Officials at Appalachian State University say a public-private partnership is not out of the running as they look for creative ways to finance a new College of Health Sciences building. The College of Health Sciences includes more than a dozen programs, but does not have a dedicated building for the departments of Nursing, Social Work, Communication Sciences and Disorders, Nutrition and Dietetics, Health Care Management and Health, Leisure and Exercise Sciences. The university is currently in the middle of its capital campaign, schedule to close Dec. 31 of next year. If the university comes up with the funding for the facility by the end of the campaign, the Appalachian Regional Healthcare System has pledged to donate land for the building. Building construction in the past has relied on state budget appropriations for new academic buildings. But with states facing budget deficits, the university is looking to a possible public-private partnership to see the construction through to completion. The project, estimated at $80 million, would require an annual debt service payment of $4.5 million per year. Officials are doubtful that money will come from the state. Thus, Appalachian State officials have contacted a national contractor to see if there is interest there for a public-private partnership. Officials believe such a project might include retail, hotel conference facilities, student housing and parking.

 

Tarleton receives approval for $13.6 million O.A. Grant renovation

Grant BuildingRenovation and expansion of a building on the campus of Tarleton State University in Stephenville, Texas, has been approved by the Texas Higher Education Coordinating Board. That means the more than $13.6 million expansion proposal will address the 40-year-old O. A. Grant Humanities Building (as pictured in the accompanying artist's rendering) to provide modernized and expanded space for the growing liberal and fine arts program at Tarleton. The project will add two additional floors over the current one-story portion of the building to provide modernized spaces for the Public Relations and Event Management labs, the University Writing Center, media convergence studies, digital media studies and video podcast activities, student media and collaborative learning areas, the Dean of College and Liberal and Fine Arts suite and the Department of Communication Studies suite. Officials at the university note they have been studying space allocation at the university, which is reflected in the new plan. "For the students in the humanities, or for any student on the Tarleton campus for that matter, there are going to be spaces in that building unlike anything we have on campus today that are going to become the spaces that students are going to want to use in the future because teaching is changing, how students learn is changing, and what these spaces will do is provide you with the latest, the best, and I think some of the most interesting kinds of equipment and spaces that you could possibly want at a university," said Tarleton president Dominic Dottavio said.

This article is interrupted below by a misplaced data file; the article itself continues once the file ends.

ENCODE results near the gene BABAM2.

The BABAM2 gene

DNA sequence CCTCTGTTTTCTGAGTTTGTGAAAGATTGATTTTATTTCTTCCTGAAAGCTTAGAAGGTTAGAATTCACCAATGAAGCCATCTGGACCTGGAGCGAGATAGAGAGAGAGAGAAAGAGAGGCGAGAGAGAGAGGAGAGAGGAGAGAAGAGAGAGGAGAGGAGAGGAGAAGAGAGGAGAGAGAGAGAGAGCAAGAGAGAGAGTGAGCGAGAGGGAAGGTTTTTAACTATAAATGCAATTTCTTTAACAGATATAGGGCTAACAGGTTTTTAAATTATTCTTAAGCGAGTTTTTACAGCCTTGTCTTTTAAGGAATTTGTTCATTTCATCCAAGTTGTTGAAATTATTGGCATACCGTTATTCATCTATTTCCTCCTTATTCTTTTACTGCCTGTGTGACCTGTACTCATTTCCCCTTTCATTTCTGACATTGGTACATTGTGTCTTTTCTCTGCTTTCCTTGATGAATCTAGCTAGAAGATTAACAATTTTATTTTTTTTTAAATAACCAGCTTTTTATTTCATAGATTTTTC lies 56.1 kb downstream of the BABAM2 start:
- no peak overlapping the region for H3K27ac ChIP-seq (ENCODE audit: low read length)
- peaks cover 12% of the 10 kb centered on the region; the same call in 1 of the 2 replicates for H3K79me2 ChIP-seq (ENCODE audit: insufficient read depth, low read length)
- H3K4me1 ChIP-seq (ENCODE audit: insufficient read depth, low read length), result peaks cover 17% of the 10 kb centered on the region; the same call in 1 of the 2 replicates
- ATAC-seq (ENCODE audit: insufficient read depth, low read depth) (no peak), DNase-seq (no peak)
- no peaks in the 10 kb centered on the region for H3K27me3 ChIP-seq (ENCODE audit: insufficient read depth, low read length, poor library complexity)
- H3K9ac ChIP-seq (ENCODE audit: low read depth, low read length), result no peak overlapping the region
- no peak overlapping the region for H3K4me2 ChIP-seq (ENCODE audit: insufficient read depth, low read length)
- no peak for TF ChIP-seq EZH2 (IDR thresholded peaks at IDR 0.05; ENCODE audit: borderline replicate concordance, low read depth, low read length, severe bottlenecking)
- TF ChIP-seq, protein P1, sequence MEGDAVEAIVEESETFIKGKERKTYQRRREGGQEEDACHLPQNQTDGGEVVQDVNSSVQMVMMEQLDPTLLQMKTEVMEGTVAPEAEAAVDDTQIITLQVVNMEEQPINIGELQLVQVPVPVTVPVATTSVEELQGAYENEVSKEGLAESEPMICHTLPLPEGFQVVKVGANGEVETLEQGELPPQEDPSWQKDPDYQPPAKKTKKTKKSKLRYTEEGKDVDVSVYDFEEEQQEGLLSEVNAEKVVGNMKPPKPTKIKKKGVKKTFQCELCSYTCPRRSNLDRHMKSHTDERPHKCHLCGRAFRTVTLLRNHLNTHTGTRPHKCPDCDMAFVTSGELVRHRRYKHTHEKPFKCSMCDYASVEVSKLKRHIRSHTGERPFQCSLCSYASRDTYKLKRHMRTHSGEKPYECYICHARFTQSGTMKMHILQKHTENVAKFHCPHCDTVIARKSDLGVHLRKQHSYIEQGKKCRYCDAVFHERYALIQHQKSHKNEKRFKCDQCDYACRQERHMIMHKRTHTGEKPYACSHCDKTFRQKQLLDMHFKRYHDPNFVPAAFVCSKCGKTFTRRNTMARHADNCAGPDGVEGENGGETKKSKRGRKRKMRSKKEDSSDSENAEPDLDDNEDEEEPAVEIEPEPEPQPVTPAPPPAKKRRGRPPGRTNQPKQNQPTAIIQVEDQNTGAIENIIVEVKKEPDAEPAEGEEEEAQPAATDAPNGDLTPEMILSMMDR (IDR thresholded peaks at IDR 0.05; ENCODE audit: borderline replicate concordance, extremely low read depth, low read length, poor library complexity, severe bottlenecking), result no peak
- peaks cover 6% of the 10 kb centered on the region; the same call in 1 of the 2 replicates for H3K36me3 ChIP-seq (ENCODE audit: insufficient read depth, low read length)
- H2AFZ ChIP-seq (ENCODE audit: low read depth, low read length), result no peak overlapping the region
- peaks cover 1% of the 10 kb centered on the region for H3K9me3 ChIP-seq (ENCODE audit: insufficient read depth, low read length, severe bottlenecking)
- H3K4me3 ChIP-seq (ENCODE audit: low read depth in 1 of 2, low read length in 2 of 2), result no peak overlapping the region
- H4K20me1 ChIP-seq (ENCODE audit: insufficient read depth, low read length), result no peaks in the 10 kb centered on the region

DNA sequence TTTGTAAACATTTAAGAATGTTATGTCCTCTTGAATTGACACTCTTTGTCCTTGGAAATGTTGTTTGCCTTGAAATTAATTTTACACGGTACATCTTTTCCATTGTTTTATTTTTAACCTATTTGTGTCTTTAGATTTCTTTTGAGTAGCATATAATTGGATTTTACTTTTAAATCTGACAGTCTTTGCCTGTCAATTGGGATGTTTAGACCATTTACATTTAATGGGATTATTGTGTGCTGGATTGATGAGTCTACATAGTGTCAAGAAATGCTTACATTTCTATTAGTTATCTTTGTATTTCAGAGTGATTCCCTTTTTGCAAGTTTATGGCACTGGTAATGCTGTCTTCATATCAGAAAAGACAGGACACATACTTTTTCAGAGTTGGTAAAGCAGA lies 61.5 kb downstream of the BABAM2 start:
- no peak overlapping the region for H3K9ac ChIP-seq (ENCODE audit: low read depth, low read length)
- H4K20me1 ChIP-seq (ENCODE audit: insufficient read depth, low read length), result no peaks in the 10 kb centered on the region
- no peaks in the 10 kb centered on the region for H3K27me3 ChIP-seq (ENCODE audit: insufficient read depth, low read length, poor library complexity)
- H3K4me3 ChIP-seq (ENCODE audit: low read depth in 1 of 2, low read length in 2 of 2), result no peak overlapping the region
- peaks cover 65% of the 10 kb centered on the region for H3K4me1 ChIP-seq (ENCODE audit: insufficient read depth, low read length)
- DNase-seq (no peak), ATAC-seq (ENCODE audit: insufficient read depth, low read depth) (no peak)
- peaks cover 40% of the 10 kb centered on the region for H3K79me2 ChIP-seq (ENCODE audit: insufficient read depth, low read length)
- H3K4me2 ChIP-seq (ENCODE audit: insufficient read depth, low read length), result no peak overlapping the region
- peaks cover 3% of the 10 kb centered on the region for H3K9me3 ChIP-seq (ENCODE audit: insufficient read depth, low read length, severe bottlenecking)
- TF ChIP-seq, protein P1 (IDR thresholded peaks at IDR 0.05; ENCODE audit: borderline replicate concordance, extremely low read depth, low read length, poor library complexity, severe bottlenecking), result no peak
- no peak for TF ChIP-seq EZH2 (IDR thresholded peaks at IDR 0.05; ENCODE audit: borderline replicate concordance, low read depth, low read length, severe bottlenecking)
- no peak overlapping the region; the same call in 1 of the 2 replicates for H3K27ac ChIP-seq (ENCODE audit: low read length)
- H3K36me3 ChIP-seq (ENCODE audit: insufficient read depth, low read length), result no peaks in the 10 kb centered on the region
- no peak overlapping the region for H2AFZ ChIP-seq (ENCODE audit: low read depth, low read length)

New Jersey school district plans construction, new technology

Technology upgrades and new construction are part of the proposed 2013-14 budget for the East Brunswick, New Jersey, township school district. The budget includes a total of $134 million. Among the construction projects planned are new bleachers at the high school gym, a new roof on Robert Frost Elementary School and a parking lot at Irwin Elementary. 

 

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Other upcoming contracting opportunities

 

Government entities work together for safety on Missouri roadway

Construction and safety improvements are upcoming in 2016, thanks for a partnership between a Missouri city, county and the Missouri Department of Transportation. The project, which will address roadway from I-70 to the St. Charles County border, will cost $14 million. The safety improvements were spurred by an increasing number of accidents in recent years. The funding partnership among the three entities includes $8 million in funding from MoDOT, $3.5 million from St. Charles County and $2.5 million from the city of Wentzville. Part of the St. Charles County funds were from the renewed one-half cent transportation sales tax approved by voters in 2012. Adding to safety improvements will be a grade-separated interchange at Missouri Route P and Peine Road, along with construction of improvements at intersections along the corridor.

 

eFiling, court management system could be headed to Kentucky

John Minton Jr.
John Minton Jr.